According to “the push method,” the distal end of an endoscope is inserted into a patient's mouth and is passed through the esophagus into the stomach. After distension of the stomach by inflation with air, an entry site on the abdomen is identified using the endoscope for transillumination, and an incision is made by passing the sharpened tip of a needle surrounded by a cannula (the combination of the needle and the cannula also referred to in the art as an “access needle”) through the abdominal wall and into the stomach. A snare is inserted into the stomach via the endoscope and is looped over the inserted end of the needle portion of the access needle. The snare is then “walked” up the needle until the cannula portion of the access needle is snared. The snared cannula is then pulled externally to tack the cannula to the stomach and, in turn, to secure the stomach wall to the abdominal wall. The needle portion of the access needle is then removed from the patient while keeping the cannula portion of the access needle in place. A first end of a flexible guidewire (also known in the art as a “pushwire”) is then passed through the cannula and into the stomach where it is grasped by the snare, the second end of the guidewire remaining external to the patient. The endoscope and the snare are then withdrawn from the mouth of the patient to deliver the first end of the guidewire.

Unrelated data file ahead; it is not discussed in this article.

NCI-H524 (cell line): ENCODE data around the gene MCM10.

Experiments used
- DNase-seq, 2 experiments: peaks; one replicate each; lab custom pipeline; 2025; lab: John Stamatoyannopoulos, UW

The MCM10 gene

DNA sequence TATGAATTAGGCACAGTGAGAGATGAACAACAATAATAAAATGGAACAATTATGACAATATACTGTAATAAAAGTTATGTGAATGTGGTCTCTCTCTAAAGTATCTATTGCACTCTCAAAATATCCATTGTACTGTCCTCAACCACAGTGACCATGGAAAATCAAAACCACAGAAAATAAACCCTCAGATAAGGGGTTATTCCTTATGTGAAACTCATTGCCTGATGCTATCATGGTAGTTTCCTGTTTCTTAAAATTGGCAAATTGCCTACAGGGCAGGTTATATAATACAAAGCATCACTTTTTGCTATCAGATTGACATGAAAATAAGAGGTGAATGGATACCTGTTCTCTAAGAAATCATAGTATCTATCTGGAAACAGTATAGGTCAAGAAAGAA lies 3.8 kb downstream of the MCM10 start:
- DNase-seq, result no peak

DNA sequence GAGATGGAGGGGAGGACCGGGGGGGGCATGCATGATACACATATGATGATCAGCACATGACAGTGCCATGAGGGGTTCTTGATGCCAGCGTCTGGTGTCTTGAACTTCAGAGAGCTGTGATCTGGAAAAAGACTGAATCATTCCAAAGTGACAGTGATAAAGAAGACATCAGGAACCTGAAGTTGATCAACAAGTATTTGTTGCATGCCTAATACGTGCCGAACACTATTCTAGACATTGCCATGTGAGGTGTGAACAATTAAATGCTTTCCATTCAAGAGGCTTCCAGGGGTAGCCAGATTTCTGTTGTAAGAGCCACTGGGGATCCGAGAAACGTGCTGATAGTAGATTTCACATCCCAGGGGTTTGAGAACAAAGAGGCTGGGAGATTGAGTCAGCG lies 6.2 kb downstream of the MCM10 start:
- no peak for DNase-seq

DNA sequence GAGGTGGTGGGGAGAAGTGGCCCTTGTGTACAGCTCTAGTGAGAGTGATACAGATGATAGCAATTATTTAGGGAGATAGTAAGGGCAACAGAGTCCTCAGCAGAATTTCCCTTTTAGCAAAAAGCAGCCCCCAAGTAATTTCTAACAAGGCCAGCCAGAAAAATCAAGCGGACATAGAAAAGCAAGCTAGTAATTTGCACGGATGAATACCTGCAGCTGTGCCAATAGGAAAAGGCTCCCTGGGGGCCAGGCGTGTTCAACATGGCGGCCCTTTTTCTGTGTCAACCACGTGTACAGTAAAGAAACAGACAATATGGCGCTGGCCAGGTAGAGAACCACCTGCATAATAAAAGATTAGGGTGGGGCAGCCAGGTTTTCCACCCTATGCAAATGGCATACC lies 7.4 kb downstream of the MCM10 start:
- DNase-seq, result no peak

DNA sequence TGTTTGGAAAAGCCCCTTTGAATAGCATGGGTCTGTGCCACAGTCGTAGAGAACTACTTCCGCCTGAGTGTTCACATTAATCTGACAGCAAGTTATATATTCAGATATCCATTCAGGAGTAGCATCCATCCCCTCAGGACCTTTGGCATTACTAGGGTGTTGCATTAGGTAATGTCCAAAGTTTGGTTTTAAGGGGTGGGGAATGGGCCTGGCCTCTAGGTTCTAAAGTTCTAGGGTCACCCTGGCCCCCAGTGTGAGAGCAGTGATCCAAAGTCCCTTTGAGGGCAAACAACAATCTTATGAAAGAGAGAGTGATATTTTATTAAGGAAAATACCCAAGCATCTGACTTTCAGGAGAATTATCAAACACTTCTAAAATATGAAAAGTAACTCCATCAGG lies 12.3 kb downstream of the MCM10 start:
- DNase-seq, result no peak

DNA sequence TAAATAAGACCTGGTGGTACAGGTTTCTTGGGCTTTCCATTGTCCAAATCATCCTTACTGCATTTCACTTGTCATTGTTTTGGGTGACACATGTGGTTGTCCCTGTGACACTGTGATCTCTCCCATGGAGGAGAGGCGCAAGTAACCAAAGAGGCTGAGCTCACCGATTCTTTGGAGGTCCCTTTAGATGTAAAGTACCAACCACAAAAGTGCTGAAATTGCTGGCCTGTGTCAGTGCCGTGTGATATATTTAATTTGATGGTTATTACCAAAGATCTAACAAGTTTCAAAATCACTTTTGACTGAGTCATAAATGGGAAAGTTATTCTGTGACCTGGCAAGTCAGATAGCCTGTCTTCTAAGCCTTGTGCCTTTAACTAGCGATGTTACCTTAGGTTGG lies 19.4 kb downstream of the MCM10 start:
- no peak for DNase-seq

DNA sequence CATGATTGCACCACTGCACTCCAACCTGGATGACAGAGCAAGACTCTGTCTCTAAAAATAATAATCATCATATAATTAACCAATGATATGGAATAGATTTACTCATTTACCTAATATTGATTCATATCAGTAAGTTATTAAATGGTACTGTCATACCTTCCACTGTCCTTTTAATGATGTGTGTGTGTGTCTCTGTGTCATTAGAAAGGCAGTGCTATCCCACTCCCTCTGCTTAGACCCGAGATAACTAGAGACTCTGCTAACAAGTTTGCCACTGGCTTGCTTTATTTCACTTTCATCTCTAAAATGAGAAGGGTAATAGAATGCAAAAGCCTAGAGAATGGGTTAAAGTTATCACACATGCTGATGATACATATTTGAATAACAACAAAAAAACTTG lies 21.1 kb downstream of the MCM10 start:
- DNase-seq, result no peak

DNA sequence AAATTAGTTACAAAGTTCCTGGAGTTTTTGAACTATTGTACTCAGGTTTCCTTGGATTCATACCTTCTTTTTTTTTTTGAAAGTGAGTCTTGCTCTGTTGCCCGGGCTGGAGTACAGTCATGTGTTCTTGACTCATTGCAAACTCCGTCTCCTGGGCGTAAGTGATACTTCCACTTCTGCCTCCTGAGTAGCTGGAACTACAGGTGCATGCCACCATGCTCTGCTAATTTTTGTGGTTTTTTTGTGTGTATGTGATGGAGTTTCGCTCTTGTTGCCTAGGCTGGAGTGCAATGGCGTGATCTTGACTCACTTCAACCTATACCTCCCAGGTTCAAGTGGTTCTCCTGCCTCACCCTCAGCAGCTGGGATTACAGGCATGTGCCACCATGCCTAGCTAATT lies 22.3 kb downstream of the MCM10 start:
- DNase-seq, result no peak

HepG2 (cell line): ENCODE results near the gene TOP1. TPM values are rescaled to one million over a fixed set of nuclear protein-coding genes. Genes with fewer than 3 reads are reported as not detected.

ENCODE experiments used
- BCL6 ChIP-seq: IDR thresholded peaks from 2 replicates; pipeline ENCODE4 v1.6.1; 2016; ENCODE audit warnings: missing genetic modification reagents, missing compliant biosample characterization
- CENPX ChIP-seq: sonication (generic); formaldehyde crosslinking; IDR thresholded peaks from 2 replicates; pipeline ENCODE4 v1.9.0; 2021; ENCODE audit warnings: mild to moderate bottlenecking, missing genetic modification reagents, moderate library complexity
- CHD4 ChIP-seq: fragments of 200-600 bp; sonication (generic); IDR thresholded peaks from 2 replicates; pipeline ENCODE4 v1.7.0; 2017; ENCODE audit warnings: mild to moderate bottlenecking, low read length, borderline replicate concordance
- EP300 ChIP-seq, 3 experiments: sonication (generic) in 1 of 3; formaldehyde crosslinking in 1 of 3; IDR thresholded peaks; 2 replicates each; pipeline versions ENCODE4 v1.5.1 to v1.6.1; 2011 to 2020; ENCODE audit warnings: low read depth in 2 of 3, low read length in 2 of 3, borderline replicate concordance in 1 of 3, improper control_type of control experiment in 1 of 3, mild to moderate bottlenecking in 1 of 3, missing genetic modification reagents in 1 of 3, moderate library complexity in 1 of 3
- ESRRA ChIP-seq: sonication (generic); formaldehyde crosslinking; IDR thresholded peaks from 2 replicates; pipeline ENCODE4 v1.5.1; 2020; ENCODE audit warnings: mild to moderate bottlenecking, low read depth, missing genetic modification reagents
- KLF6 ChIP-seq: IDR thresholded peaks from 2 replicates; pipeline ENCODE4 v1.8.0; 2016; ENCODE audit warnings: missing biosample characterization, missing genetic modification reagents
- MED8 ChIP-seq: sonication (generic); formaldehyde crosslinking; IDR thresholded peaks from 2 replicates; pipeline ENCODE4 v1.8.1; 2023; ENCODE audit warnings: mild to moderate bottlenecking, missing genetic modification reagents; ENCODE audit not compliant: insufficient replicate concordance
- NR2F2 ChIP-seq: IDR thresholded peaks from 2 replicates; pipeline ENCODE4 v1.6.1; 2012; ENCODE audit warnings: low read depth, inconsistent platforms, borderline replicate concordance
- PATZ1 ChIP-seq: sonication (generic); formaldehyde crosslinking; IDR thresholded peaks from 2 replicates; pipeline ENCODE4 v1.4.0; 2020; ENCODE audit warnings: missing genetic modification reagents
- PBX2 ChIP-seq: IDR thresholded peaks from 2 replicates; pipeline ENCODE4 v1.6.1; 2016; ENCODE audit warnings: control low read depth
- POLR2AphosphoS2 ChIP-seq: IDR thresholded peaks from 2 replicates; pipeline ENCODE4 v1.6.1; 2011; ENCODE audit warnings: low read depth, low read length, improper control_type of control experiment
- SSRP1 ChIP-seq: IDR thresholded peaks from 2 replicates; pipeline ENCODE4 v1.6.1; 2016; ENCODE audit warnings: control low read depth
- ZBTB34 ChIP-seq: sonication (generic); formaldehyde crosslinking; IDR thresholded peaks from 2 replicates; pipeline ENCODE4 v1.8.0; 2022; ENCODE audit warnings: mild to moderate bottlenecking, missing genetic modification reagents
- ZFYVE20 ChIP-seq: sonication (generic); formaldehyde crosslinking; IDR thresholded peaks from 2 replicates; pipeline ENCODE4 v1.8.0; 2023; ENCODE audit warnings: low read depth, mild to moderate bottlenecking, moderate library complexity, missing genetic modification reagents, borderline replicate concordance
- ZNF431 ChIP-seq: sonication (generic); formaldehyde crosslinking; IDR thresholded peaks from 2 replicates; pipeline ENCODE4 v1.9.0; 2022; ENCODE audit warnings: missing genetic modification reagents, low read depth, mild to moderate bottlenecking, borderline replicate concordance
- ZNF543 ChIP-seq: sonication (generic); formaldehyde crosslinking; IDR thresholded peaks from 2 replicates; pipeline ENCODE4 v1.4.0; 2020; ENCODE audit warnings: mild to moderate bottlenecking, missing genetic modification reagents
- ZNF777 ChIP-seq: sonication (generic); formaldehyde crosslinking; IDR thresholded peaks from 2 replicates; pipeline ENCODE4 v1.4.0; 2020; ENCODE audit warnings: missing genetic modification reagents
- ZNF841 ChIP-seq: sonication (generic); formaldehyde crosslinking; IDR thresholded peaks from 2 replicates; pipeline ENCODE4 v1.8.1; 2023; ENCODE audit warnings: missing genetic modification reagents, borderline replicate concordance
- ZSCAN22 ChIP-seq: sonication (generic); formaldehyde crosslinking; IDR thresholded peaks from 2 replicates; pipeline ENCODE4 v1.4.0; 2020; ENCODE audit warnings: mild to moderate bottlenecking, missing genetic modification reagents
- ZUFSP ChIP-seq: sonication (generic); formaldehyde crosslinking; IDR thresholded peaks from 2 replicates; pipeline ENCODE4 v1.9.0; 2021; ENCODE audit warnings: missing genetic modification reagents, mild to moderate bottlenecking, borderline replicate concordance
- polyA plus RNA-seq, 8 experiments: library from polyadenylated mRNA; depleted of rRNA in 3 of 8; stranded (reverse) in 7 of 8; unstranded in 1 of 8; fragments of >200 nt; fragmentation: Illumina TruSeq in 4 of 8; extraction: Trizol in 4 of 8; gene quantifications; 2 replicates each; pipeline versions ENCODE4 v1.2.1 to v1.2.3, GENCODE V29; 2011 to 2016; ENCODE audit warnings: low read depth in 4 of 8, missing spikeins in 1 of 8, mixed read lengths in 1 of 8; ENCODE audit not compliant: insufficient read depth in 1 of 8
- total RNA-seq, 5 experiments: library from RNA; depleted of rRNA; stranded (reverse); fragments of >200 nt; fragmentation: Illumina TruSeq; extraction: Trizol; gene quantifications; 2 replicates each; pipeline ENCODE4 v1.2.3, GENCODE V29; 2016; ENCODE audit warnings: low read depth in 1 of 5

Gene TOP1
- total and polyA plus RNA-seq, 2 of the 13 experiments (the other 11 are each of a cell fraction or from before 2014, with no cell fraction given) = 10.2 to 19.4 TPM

A push-type catheter implanting assembly is then inserted over the first end of the guidewire and is pushed over the guidewire towards its second end. The push-type catheter implanting assembly typically comprises a gastrostomy feeding tube, the gastrostomy feeding tube having a dome-shaped internal bolster disposed at its trailing end and having a tubular dilator serially connected to its leading end. The gastrostomy feeding tube and the internal bolster are typically made of a soft, biocompatible material, like silicone rubber, and typically form a unitary structure. The dilator, which tapers in outer diameter from its trailing end to its leading end, is typically made of polyethylene or a like material which is stiffer than silicone but which still possesses some flexibility. Advancement of the push-type catheter implanting assembly over the guidewire continues until the front end of the dilator reaches the cannula and pushes the cannula out through the abdominal wall of the patient. The front end of the dilator is then pulled through the abdominal wall until the front end of the gastrostomy feeding tube emerges from the abdomen and, thereafter, the internal bolster at the rear end of the gastrostomy feeding tube engages the stomach wall. The guidewire is then removed from the patient. The clinician then re-intubates the patient with the endoscope and uses an optical channel in the endoscope to inspect whether the internal bolster is properly seated in the stomach.